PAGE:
Morrison braves himself for another battlefield

Scott Morrison's successful stint as Immigration Minister has made him a prime contender for the top defence job, but he must stand his ground amid fire from critics.

Scott Morrison may be unpopular in various parts of the community, but he has been the standout ministerial success story in terms of delivering on the Coalition election promises. Stopping the boats for more than 100 days so early in the government's term went far beyond Australian community expectations. 

The vast majority of the community believes that maintaining sovereignty of borders is essential in defining nationhood, and that in the Rudd-Gillard years Australia fell victim to commercial interests in Indonesia penetrating our borders for profit.

Both parties now agree, but it took a minister of Morrison’s calibre to take personal attacks from the vocal minority on the chin and do the job Australians elected him to do.

Morrison is now being earmarked for the defence portfolio, but before he leaves immigration, he has one more vital task: to make sure that all those who have come to Australia on 457 visas and who have performed well (and who want to stay) are given the chance to do so.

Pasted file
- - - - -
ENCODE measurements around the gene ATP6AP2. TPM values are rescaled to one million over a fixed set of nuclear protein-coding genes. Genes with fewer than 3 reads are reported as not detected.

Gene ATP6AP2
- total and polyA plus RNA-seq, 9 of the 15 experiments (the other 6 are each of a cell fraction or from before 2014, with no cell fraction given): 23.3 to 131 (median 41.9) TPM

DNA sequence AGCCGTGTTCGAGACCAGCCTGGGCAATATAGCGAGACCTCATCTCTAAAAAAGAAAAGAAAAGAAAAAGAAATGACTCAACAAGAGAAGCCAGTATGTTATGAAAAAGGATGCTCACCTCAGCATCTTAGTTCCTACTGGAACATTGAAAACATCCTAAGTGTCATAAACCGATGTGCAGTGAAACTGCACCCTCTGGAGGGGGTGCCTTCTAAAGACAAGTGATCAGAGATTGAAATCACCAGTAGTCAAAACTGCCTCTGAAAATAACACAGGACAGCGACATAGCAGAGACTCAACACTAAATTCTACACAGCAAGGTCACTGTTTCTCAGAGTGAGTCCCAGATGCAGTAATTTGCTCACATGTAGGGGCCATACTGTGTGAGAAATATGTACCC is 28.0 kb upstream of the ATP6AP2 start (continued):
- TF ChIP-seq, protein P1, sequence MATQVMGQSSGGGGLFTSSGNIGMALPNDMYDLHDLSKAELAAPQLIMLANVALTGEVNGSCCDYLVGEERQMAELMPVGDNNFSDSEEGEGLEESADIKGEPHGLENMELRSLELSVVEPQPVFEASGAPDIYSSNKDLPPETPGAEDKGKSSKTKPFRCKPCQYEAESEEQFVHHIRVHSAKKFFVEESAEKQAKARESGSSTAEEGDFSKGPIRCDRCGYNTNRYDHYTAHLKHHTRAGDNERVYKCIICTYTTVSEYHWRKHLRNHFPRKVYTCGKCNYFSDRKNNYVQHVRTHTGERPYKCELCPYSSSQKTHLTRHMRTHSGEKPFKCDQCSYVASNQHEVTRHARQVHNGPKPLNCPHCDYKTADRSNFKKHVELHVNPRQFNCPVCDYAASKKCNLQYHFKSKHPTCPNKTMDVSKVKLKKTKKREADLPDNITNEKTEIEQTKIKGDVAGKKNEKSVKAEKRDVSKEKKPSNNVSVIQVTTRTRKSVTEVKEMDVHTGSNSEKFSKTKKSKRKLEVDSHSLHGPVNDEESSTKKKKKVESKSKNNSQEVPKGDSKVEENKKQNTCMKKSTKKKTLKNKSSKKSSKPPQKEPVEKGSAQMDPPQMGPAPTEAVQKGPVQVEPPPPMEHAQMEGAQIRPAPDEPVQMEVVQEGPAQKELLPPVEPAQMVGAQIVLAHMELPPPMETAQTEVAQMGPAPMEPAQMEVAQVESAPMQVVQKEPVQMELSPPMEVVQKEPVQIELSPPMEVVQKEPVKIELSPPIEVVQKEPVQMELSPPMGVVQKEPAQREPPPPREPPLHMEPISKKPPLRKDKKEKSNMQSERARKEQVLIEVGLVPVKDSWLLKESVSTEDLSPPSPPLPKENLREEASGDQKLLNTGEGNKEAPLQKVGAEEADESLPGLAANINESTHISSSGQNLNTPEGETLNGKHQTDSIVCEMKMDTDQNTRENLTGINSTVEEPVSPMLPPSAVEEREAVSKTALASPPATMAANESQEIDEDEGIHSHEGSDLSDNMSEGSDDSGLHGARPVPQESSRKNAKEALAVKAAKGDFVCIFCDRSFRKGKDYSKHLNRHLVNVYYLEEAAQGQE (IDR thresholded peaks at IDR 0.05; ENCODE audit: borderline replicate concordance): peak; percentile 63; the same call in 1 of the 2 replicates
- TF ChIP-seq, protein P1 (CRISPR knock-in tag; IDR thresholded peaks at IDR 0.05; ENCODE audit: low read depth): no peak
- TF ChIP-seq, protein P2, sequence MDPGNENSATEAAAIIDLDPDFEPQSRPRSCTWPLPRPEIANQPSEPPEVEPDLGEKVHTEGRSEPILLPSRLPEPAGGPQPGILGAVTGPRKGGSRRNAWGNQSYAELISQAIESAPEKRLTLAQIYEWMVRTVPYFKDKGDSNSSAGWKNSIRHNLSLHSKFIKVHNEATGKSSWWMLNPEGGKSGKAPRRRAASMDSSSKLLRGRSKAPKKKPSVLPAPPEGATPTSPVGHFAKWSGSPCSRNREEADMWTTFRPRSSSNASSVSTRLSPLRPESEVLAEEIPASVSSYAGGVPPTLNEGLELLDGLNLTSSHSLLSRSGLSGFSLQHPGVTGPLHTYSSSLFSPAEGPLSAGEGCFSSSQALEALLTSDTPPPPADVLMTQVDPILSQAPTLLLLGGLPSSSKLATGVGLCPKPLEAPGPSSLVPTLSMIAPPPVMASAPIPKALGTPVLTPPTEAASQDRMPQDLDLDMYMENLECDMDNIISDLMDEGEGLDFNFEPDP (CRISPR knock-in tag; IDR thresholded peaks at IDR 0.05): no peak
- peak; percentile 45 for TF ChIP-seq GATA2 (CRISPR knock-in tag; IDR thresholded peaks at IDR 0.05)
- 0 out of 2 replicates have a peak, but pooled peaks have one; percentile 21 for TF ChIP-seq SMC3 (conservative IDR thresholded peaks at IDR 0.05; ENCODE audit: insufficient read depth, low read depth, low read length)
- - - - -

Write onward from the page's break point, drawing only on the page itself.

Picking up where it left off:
As the mining investment boom subsides, there will mining contractors who brought them out who no longer need a large number of highly skilled people.

Those who have done well will make excellent migrants. The current migration program of around 190,000 people a year is high cost because a large number of those who come require assimilation and training. Those who have been working under 457 visas are ‘ready to go’ and require much lower outlays and have a better chance of a success.

But just as there are groups of people who did not understand the importance of border sovereignty, there will be many who prefer the current migrant mix. It will require a minister who is proven to be able to take the personal attacks on the chin to make the change.

And if he becomes Defence Minister, Morrison will not take into the role the baggage of connections to suppliers of the Joint Strike Fighter.

Morrison will be told by defence chiefs that the JSF has brilliant software, and that the software is so good that the JSF will never have to fight one-to one the superior Russian-Indian-Indonesian plane or the Chinese equivalent.

Morrison is smart enough to know that this is military nonsense akin to those who wanted the commercial trafficking of people to continue.

Morrison will also discover that although the JSF’s base problem is that it is the wrong shape for what Australia needs. The US has a plane, the F22, which us the right shape, but needs to recommence production and be boosted by the JSF software developments.

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